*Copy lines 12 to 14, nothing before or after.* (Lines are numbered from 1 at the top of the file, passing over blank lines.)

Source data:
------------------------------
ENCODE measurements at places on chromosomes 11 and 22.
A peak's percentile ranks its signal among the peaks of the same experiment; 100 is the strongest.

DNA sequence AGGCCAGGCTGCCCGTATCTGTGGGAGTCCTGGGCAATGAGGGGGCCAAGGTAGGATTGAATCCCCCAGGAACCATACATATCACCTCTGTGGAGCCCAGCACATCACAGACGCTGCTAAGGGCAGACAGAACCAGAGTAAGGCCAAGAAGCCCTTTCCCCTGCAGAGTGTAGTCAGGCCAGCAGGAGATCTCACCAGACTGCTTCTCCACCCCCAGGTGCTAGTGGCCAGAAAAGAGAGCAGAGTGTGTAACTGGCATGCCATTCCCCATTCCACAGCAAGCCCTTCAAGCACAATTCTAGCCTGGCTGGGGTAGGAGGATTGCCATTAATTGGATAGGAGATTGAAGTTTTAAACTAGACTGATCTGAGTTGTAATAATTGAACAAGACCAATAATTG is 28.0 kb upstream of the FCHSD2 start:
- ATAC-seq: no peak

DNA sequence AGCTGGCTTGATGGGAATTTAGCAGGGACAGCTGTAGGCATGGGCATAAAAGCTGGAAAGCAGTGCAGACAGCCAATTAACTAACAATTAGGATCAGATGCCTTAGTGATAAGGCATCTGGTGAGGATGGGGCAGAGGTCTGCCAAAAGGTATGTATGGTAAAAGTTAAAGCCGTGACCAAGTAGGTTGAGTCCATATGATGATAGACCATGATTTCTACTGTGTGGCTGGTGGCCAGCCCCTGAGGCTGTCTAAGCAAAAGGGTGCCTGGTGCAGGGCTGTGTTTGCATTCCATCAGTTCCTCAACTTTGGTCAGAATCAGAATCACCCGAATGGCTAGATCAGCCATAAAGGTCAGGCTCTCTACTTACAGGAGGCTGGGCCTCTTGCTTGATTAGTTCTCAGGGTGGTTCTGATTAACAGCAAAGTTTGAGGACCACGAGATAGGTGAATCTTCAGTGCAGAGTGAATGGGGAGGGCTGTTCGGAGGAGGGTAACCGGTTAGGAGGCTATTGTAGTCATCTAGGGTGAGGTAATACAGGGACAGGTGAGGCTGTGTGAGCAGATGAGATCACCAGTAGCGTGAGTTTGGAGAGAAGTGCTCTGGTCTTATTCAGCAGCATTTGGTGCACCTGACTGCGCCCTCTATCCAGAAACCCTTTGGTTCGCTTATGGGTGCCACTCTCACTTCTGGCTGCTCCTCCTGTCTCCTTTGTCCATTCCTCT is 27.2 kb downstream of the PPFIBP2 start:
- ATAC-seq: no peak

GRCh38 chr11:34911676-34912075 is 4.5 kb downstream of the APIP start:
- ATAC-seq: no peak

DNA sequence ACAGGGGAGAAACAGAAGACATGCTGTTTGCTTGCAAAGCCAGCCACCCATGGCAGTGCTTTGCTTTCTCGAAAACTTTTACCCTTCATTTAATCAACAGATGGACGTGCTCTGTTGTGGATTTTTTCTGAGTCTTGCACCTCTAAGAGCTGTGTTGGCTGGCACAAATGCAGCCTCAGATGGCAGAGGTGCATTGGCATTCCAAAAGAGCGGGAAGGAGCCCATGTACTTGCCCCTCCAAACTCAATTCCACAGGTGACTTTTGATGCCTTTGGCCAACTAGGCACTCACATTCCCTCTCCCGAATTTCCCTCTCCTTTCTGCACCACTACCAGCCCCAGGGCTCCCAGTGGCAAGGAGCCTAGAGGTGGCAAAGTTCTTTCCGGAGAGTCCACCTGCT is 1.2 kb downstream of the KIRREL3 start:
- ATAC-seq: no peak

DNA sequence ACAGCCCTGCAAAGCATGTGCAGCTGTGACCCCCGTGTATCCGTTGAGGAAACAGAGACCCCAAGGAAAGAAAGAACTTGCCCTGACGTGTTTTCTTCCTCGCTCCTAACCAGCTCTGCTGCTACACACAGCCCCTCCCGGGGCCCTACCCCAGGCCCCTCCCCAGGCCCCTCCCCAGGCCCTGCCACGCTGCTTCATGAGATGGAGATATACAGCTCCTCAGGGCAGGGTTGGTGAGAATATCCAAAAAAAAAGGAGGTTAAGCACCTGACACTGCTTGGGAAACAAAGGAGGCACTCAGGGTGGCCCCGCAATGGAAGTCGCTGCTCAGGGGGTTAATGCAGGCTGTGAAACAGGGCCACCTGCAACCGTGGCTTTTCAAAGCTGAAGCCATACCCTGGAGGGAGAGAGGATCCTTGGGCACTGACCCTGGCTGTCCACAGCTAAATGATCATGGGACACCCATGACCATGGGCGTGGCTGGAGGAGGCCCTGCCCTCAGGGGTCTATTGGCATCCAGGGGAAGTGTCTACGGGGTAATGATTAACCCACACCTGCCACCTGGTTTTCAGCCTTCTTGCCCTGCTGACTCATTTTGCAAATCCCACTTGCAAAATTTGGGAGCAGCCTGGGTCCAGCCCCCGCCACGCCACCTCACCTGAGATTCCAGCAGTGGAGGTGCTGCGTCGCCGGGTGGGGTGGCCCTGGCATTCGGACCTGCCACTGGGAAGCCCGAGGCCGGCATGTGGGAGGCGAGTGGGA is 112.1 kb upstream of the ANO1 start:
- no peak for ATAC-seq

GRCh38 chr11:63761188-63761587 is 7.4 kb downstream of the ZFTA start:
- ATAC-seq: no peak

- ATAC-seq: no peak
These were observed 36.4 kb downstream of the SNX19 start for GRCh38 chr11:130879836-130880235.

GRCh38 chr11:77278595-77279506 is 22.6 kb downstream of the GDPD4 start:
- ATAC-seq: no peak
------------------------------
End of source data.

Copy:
- no peak for ATAC-seq

GRCh38 chr11:63761188-63761587 is 7.4 kb downstream of the ZFTA start:
- ATAC-seq: no peak